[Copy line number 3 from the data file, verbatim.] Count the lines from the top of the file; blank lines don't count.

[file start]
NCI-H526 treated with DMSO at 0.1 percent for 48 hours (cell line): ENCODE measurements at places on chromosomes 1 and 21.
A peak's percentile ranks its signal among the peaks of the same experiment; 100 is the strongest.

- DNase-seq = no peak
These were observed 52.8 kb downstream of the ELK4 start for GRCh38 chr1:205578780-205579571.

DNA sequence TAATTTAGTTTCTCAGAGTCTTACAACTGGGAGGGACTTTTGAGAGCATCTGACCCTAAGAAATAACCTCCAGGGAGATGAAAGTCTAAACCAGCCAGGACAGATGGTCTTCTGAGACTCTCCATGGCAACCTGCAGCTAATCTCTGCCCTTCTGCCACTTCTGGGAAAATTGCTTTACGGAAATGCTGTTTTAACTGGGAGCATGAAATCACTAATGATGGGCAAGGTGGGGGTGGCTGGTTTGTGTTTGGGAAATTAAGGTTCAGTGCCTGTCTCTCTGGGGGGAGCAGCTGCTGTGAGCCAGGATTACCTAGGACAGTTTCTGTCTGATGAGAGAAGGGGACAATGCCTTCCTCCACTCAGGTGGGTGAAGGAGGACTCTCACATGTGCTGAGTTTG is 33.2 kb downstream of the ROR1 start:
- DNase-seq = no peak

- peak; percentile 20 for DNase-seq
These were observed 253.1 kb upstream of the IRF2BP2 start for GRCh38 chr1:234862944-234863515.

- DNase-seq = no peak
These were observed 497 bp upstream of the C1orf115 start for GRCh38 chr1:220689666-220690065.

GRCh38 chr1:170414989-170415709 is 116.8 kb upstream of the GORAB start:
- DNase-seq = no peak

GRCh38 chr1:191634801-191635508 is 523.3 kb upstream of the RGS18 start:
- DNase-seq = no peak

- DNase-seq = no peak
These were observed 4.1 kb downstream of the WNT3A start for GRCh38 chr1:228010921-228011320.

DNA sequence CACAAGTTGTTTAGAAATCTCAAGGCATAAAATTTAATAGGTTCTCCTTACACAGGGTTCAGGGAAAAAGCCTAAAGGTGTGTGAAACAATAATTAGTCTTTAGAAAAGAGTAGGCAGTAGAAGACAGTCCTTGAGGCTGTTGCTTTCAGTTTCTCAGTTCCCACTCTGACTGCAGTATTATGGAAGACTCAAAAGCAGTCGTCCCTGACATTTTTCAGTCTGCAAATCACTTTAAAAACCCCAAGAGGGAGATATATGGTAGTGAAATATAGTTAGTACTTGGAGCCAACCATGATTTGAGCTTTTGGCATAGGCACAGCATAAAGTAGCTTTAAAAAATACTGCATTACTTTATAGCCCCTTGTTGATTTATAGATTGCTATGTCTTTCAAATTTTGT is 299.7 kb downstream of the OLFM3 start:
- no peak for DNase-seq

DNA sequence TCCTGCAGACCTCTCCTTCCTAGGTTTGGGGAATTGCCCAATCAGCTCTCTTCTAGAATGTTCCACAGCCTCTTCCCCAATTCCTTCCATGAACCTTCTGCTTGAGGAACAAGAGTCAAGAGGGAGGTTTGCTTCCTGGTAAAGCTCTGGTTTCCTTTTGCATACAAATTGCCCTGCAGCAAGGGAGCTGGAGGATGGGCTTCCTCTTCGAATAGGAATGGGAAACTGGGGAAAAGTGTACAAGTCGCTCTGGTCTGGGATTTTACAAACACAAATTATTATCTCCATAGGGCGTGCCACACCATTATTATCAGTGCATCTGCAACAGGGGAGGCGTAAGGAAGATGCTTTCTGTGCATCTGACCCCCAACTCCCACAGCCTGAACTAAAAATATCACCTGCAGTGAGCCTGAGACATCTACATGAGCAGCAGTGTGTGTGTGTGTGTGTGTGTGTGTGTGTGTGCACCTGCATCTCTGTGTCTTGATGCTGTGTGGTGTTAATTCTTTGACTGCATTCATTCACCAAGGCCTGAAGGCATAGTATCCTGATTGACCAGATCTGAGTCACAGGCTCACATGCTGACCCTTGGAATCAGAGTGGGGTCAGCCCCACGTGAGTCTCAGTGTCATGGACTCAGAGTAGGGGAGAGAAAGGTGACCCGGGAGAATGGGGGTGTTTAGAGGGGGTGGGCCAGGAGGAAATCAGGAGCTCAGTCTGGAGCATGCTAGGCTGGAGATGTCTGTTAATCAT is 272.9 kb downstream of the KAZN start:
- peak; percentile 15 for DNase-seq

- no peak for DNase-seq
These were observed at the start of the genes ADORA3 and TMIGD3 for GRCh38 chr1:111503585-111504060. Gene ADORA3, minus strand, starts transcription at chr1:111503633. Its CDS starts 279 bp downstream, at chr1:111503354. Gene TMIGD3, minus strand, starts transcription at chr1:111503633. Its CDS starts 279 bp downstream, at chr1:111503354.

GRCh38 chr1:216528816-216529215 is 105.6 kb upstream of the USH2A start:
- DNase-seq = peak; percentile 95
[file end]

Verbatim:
- DNase-seq = no peak